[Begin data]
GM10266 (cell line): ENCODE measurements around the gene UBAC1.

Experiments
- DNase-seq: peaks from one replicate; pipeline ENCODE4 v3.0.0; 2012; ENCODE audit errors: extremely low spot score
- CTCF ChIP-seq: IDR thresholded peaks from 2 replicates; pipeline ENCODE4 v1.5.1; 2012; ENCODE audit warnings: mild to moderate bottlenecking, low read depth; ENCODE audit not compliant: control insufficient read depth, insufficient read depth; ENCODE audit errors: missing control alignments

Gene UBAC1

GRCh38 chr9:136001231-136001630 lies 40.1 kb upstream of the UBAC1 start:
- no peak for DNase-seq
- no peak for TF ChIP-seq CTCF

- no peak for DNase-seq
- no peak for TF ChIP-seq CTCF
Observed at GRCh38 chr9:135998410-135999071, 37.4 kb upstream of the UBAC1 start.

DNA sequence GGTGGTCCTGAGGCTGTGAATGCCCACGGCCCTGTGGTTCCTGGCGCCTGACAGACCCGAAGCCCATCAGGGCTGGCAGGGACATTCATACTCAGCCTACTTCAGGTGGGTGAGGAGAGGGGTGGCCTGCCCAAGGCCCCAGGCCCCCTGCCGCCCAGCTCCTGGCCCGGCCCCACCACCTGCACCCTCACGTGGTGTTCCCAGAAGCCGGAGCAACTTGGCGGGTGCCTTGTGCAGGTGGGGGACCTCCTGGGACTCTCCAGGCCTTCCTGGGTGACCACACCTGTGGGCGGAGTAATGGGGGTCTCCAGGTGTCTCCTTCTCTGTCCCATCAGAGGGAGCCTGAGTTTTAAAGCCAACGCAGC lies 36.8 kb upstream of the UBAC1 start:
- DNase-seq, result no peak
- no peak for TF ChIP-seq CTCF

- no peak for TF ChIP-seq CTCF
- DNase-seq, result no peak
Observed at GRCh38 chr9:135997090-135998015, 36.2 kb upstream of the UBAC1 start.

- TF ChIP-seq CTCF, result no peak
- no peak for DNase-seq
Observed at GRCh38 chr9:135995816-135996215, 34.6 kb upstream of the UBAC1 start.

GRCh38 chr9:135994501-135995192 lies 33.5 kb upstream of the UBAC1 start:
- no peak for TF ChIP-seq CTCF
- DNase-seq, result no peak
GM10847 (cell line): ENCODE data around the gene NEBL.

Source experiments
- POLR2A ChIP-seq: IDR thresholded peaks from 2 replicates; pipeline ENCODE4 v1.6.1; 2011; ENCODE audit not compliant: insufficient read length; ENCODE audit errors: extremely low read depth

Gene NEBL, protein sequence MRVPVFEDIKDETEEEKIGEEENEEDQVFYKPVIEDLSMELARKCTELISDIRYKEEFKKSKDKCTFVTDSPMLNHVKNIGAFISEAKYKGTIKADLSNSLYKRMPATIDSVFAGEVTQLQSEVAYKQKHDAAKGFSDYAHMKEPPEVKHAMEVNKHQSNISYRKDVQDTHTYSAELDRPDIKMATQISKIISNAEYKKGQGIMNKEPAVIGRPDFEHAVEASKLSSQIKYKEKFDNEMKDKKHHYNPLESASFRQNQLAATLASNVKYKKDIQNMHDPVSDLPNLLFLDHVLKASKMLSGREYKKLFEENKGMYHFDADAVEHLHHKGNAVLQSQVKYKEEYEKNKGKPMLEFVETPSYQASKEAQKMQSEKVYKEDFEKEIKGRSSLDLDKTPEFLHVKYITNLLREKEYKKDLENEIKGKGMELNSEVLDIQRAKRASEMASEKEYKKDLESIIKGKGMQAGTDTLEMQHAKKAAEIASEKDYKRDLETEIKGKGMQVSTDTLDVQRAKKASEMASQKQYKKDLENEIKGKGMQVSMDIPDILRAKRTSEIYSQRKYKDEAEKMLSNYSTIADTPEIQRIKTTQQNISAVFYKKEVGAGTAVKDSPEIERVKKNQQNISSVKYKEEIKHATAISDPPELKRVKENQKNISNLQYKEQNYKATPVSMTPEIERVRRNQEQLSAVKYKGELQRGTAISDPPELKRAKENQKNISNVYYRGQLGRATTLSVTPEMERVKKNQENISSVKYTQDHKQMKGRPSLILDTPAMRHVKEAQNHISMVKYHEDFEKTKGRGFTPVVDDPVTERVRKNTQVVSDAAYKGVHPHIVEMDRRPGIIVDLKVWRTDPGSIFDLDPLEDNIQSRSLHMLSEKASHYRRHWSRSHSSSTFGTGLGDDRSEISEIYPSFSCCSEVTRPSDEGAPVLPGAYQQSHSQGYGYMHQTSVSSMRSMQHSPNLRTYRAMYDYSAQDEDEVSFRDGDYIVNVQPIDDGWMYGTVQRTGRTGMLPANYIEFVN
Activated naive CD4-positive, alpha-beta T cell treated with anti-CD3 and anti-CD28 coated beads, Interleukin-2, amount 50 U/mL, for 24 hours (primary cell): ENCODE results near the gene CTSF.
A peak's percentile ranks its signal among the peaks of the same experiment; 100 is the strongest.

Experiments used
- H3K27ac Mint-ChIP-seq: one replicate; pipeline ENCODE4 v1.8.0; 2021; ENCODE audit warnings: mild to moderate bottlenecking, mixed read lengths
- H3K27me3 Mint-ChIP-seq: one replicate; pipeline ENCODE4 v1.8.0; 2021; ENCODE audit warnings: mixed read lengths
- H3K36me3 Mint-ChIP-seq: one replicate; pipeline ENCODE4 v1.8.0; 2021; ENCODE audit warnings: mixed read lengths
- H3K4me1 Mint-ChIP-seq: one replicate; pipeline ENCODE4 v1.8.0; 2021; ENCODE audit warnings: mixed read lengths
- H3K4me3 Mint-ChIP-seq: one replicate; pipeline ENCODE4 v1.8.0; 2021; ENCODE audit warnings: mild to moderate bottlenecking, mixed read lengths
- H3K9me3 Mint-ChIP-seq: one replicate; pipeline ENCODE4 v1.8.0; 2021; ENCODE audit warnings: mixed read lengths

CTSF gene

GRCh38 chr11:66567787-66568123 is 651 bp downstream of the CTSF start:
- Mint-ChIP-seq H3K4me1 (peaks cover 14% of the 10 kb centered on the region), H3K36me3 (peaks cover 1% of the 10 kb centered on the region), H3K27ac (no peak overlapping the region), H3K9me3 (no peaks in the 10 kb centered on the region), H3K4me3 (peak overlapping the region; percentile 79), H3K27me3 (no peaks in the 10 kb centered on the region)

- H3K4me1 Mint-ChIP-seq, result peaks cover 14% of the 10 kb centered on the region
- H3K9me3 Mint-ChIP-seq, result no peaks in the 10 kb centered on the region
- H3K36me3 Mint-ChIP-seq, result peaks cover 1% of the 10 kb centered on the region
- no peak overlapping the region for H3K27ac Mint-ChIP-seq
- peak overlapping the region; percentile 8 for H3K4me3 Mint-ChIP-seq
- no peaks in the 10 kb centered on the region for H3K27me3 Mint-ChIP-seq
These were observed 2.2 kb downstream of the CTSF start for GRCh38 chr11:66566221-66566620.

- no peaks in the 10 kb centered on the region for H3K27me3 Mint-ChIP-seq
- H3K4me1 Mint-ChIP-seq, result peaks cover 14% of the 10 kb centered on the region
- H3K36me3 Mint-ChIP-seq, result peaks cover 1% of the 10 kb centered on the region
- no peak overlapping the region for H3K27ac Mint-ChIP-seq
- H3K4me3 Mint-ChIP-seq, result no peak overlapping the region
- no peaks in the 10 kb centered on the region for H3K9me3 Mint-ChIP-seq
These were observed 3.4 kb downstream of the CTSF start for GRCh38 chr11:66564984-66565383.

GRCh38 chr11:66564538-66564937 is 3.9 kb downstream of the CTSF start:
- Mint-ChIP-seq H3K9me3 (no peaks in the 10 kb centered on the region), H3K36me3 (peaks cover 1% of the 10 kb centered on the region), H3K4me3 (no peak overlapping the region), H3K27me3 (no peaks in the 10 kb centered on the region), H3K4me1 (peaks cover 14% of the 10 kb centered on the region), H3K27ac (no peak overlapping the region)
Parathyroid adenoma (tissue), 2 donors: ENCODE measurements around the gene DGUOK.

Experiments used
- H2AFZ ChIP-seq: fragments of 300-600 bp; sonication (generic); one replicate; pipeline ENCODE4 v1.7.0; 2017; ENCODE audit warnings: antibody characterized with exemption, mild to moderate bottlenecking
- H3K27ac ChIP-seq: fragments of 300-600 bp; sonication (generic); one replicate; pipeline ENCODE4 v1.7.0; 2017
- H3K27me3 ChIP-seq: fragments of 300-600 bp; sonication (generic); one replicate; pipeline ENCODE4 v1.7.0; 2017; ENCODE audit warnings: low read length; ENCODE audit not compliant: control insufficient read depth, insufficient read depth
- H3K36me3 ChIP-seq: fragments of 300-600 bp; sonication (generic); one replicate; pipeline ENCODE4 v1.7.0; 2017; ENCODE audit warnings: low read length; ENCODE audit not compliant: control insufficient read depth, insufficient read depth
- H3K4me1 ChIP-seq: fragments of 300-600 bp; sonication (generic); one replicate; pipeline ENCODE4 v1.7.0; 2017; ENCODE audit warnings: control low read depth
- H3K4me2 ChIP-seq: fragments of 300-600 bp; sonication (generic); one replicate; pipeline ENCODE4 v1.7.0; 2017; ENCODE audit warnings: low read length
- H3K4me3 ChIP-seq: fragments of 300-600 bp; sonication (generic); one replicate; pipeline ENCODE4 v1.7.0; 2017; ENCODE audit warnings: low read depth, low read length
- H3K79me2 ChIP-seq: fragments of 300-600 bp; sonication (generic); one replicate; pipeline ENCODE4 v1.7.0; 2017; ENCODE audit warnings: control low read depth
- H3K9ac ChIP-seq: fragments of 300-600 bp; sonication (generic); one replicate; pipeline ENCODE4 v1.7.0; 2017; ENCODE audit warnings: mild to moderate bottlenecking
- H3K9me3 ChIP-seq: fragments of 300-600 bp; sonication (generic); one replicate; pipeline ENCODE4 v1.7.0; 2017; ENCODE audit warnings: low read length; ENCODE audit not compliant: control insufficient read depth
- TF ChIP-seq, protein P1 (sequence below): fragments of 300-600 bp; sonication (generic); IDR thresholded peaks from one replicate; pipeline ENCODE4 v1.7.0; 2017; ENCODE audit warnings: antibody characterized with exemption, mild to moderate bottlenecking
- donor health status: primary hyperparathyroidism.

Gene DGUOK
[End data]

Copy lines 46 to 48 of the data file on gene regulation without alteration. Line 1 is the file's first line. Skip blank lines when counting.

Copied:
These were observed 2.2 kb downstream of the CTSF start for GRCh38 chr11:66566221-66566620.

- no peaks in the 10 kb centered on the region for H3K27me3 Mint-ChIP-seq
- H3K4me1 Mint-ChIP-seq, result peaks cover 14% of the 10 kb centered on the region